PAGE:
Native Elder and Leader Caleb Pungowiyi Passes Away

A former leader of the Inuit Circumpolar Conference and a prominent Alaska Native traditional science advocate has died. Caleb Pungowiyi was born in the Saint Lawrence Island community of Savoonga in 1941.

Pungowiyi’s list of accomplishments is lengthy. He was a past President and CEO of ICC as well as for Nome-based Native non-profit Kawerak, Inc.

He served on many boards and committees that had direct involvement in the oversight of marine mammals and Arctic Ocean eco-systems. At the time of his death he was a senior advisor for the conservation group Oceana.

Pungowiyi’s brother in law, Mike Scott says because Pungowiyi grew up living off the land and water, he was instrumental in helping bridge the sometimes contentious relationship between environmentalists, western science and Alaska Native people.

“…to insure that future generations would be able to continue subsistence hunting and fishing and working with the scientific community about what some of the native community understands about mammals and wildlife that they may not know and understand using western science techniques. So he was a real bridge to that community from the Arctic ocean to Antarctica so his contribution will be lasting for sure.”

Pungowiyi had been on the Nome city council and was at one time the city manager for Kotzebue. He worked with the U.S. Fish and Wildlife and Park Service documenting resources to help insure proper management, especially from a Native perspective. Scott says he believes Pungowiyi would want to be remembered for his hard work in this area.

“His role in helping his people be able to continue a subsistence way of life as well as culture and heritage to remain strong and not lose that identity. I think that was top on his list, he practiced what he preached and he was a great ambassador to the Native community. He will be missed.”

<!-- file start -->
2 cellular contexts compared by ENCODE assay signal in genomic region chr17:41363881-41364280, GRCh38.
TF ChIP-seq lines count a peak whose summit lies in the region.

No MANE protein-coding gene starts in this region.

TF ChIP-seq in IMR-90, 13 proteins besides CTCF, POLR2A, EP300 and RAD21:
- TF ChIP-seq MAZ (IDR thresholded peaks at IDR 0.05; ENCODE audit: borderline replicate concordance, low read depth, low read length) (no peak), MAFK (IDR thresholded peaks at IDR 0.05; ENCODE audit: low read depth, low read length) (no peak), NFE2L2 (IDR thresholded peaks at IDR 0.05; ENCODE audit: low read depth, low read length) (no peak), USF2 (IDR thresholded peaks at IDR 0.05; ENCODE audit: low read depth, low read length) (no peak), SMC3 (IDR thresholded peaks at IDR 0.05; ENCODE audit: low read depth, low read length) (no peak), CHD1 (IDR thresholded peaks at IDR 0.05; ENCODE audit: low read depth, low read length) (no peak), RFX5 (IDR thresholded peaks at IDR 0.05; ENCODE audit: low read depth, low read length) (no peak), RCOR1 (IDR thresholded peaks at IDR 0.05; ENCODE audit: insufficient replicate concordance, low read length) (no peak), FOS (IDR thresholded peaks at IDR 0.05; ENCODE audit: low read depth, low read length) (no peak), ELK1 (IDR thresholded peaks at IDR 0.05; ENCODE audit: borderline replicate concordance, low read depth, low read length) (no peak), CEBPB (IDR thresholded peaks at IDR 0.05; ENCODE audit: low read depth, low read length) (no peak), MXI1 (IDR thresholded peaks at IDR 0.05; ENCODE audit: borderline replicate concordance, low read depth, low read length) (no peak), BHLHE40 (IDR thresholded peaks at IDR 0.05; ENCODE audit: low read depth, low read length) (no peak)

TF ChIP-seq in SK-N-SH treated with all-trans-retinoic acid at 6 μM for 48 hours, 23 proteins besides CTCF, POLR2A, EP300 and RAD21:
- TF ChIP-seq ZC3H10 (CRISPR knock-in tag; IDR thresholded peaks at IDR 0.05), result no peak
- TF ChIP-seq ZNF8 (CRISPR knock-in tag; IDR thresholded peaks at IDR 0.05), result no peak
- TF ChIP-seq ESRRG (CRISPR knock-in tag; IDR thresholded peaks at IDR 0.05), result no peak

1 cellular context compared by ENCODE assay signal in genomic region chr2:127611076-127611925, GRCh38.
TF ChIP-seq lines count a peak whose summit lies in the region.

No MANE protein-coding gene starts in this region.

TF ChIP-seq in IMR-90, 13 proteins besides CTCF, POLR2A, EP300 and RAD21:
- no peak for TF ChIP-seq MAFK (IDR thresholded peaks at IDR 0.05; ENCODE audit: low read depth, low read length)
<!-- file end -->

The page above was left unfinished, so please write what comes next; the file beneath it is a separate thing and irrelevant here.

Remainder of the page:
Pungowyi had lymphoma. He died Monday at his home in Wasilla. He was 69 years old. He is survived by his wife Gladys, 9 children, 24 grandchildren and 5 great grandchildren. A funeral service will be held at the First Baptist Church of Anchorage on Saturday at 3 pm.

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Lori Townsend is the News Director for Alaska Public Media. She has worked in print and broadcast journalism for nearly 30 years. Radio brought her to Alaska, where she worked as a broadcast trainer for Native fellowship students at Koahnic Broadcasting before accepting a reporting/host position with APRN in 2003. APRN merged with Alaska Public Media a year later. Through her freelance work, she has produced news and feature stories nationally and internationally for Independent Native News, National Native News, NPR , Pacifica, Monitor Radio, Radio Netherlands and AIROS. Townsend is the recipient of numerous awards for her work from the Alaska Press Club, the Native American Journalists Association and a gold and a silver reel award from the National Federation of Community Broadcasters. 

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